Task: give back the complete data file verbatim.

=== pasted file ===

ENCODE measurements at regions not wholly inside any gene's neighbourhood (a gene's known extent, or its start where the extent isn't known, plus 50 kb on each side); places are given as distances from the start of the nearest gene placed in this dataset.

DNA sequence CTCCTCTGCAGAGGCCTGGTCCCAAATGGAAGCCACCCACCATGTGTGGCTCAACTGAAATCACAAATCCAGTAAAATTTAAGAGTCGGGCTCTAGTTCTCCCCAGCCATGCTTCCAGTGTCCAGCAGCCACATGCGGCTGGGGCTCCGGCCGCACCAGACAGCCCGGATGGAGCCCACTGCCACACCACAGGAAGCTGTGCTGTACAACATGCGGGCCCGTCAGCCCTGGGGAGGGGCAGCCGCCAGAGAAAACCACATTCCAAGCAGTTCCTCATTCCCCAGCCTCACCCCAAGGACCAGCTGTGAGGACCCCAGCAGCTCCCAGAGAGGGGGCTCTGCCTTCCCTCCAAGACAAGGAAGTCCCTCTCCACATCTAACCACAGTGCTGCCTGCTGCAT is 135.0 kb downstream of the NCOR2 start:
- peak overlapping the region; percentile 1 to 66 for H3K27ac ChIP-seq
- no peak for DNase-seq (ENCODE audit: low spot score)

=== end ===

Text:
ENCODE measurements at regions not wholly inside any gene's neighbourhood (a gene's known extent, or its start where the extent isn't known, plus 50 kb on each side); places are given as distances from the start of the nearest gene placed in this dataset.

DNA sequence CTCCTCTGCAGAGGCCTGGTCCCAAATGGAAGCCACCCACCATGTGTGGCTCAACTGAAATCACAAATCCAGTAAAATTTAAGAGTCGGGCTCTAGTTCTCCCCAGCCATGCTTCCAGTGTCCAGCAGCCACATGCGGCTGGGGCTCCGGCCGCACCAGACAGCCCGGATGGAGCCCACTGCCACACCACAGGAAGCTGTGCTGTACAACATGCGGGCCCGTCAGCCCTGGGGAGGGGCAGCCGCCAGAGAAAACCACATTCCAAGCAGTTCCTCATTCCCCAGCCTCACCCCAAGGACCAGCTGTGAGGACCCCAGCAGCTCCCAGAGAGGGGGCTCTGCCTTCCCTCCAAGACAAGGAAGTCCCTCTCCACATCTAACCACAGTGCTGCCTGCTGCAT is 135.0 kb downstream of the NCOR2 start:
- peak overlapping the region; percentile 1 to 66 for H3K27ac ChIP-seq
- no peak for DNase-seq (ENCODE audit: low spot score)